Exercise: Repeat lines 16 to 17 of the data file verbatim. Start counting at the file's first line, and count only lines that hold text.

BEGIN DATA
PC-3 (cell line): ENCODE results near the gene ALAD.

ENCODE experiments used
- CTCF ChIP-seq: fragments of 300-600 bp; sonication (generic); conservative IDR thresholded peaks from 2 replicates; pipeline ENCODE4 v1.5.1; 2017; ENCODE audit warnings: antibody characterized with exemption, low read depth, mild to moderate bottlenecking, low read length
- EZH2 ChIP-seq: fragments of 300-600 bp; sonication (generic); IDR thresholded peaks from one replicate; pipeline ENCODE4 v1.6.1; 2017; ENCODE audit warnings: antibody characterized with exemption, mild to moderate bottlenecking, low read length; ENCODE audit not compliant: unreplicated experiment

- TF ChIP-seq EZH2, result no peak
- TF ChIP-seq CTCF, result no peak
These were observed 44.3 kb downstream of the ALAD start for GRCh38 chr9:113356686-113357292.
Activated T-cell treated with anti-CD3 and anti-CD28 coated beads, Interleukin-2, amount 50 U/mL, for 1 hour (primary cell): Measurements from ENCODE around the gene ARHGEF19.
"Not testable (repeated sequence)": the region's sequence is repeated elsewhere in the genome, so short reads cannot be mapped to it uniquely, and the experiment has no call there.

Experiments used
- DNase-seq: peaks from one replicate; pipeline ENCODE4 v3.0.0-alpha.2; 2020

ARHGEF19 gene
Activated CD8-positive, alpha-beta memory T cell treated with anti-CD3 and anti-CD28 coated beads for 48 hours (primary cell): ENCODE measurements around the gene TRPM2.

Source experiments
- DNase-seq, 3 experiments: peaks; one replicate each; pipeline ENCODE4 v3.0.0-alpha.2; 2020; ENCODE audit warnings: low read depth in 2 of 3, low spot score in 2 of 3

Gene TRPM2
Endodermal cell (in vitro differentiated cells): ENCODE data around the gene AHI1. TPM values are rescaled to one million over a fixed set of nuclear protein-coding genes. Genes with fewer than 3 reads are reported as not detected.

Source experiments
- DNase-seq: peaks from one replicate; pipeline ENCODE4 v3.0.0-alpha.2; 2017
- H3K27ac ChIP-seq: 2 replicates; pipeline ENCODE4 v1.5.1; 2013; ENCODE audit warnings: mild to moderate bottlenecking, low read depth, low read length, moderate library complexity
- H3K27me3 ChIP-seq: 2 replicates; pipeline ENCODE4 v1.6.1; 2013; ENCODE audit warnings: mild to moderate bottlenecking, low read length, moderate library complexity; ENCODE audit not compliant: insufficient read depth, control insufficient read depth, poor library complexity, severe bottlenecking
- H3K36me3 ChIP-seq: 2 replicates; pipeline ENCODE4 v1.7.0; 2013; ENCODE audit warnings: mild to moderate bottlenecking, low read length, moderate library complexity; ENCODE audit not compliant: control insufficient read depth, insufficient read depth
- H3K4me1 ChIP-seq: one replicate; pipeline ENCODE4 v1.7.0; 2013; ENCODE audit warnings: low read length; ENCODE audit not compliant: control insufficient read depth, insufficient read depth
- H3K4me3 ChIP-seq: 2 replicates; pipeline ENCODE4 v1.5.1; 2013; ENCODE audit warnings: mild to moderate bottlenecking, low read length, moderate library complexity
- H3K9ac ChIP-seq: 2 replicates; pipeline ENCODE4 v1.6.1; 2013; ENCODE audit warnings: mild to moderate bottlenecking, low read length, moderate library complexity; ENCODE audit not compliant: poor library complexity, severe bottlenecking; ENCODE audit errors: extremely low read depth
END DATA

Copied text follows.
Gene TRPM2
Endodermal cell (in vitro differentiated cells): ENCODE data around the gene AHI1. TPM values are rescaled to one million over a fixed set of nuclear protein-coding genes. Genes with fewer than 3 reads are reported as not detected.